Blaenavon in old picture postcards

Blaenavon in old picture postcards

:   Roger Bowen
:   Torfaen
:   United Kingdom
:   978-90-288-2269-6
:   80
:   EUR 16.95 Incl BTW *

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Fragmenten uit het boek 'Blaenavon in old picture postcards'

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.Blaenavon Works. liIom .. outh:;hire.


19. An aerial view taken in 1922 and showing the massive scale of the B1aenavon works at the Forge Side site. By this time steel was beginning to decline greatly in importance. The B1aenavon Cernpany's profits were affected in the closing years of the 19th century by industrial unrest and economie slump. Profits varied grearly between ±:6,800 in 1893 and ±:84,000 in 1906. By the second decade ofthe 20th century, ho wever, the boom in coal had the effect of offsetting the decline in the steel industry, thus arresting for a time the fall in Blaenavon's fortunes.

20. What is apparent1y an idyllic country scene at Lamb Row in the first decade of the century can be constrasted with the picture on the opposite page, which shows the same cottages dwarfed by the massive Blaenavon Company works at the 'New Side'. Vet even in the former scene, we are reminded of the town's industry by the ladle slag tip seen to the right of the trees.

21. Blaenavon steelworks at the 'New Side'. This picture was taken at approximately the same time as the one opposite. Lamb Row, seen in the lower half of the photograph, is more correctly known as Aaron Brute's Row; it was named after the owner of the nearby coallevel. Also visible is the iron bridge over the Afon Lwyd (or 'Grey River'). The Afon Lwyd was colloquially known as 'The Black Rivet', because it was formerly polluted by coal waste.

22. The syrnbol of Blaenavon's prosperity in the first decades of the 20th century: a young coal miner. Seen here in 1903, at the age of thirteen years and on his first day 'down the pit', is William Philby. Although he Iived until weil into his eighties, he eventua1ly died of pneumoconiosis - 'the dust' (the disease that killed many miners).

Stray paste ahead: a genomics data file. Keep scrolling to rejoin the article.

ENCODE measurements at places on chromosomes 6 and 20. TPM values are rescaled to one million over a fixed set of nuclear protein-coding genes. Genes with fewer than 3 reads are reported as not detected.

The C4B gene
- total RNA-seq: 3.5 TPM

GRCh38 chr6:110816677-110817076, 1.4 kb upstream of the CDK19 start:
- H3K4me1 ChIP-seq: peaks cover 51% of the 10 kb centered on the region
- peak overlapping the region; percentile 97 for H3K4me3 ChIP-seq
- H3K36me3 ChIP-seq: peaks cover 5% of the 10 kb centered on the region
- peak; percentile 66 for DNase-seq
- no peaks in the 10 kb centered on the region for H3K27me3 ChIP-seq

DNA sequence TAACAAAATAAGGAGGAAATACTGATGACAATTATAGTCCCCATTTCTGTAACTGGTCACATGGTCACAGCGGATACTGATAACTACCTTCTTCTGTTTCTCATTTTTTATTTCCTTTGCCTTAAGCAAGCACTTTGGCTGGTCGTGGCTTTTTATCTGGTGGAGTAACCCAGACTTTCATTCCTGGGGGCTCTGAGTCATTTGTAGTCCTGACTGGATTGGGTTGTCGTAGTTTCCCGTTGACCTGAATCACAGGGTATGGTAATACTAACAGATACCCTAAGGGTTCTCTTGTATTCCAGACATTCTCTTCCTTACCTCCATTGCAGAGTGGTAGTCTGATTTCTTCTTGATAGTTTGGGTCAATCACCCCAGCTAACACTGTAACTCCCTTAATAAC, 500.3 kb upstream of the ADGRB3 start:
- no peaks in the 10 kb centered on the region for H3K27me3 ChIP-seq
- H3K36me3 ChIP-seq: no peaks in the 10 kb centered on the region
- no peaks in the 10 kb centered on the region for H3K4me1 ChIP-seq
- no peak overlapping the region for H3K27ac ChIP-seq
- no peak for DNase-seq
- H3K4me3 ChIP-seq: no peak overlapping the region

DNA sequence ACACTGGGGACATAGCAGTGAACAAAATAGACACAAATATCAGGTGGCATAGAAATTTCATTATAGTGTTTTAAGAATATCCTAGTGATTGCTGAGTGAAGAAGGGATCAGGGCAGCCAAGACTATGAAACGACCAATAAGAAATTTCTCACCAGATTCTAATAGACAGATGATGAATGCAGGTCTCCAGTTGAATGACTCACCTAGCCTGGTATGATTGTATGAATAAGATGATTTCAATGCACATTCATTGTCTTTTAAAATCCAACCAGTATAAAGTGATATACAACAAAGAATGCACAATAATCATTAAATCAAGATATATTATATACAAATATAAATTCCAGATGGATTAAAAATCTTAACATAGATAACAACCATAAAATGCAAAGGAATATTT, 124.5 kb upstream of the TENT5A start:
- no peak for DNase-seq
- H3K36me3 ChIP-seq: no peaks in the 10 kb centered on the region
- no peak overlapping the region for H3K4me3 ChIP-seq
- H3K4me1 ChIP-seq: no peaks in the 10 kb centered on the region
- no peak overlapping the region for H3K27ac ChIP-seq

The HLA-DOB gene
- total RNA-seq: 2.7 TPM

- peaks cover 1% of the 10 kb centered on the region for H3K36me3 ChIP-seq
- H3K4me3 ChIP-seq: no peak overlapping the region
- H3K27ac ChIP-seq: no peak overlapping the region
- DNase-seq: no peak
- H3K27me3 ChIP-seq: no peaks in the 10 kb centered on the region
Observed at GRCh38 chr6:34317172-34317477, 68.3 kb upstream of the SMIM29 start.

23. A general view of Big Pit, which has now been made into a mining museum. The decline in iron in the mid 19th century caused the Blaenavon Company to turn to coal in order to bolster profits. The pit was sunk in 1860, and it is over 95 metres deep. At the height of the coal boom, in Edwardian times, the town produced half a million tons per year; it was a time when half of the coal mined in Wales was exported. Blaenavon's quality steam coal was ideal for both railway and stearnship use.

24. The First Brigade, Blaenavon Mine Rescue Team, seen here in 1911. The team played a vital part in the valley mining community during the early years of the century, when dangerous conditions led to many tragic accidents. Local author Harry Taylor is on the far left, front row.

25. Opened in 1843, Milfraen Colliery was originally independent of the Blaenavon Company, It was the scene of a disaster which killed nine men in 1929. The wooden headframe ofthe winding gear eau be seen in this picture, taken in 1910.

26. Above: This picture shows the long wait at Milfraen Colliery following the accident in 1929, which caused its closure. Doctor Crowe, the figure in thc raincoat, was a highly respected Blaenavon practitioner of the time. The life of the Welsh mining valley doctor was described in A.J. Cronin's book 'The Citadel'. Scenes from this work were recently filmed for BBC Television at Blaenavon's Big Pit.

Below: A funeral at Upper New Rank. It is believed to be that of one of the victims of the Milfraen Colliery disaster.

27. A group of miners at Garn Pits, Garn-yr-erw, on the 21st of June 1890. The Garn was one of several pits then being worked in the Blaenavon area. Note the dress of the miners in this photograph. The 'gaffers' can be recognised by their bowler hats, and all the underground workers carry naked lights in their helmets for illumination (th is was before the introduetion of safety lamps). Note also th at many of the boys carry 'water jacks' and food boxes for refreshment during the long hours underground.

28. Above: A steam-driven coal wagon of a type very unusual to modern eyes, It is seen here in a photograph taken at the Coal Yard, Stable Row. The man at right is apparently in military uniform.

Below: Blaenavon steelworks at the New Side showing the blast furnaces and Pig Beds. Pig Iron derived its name from the similarity of the rows of moulds into which the molten metal was poured to suckling piglets.

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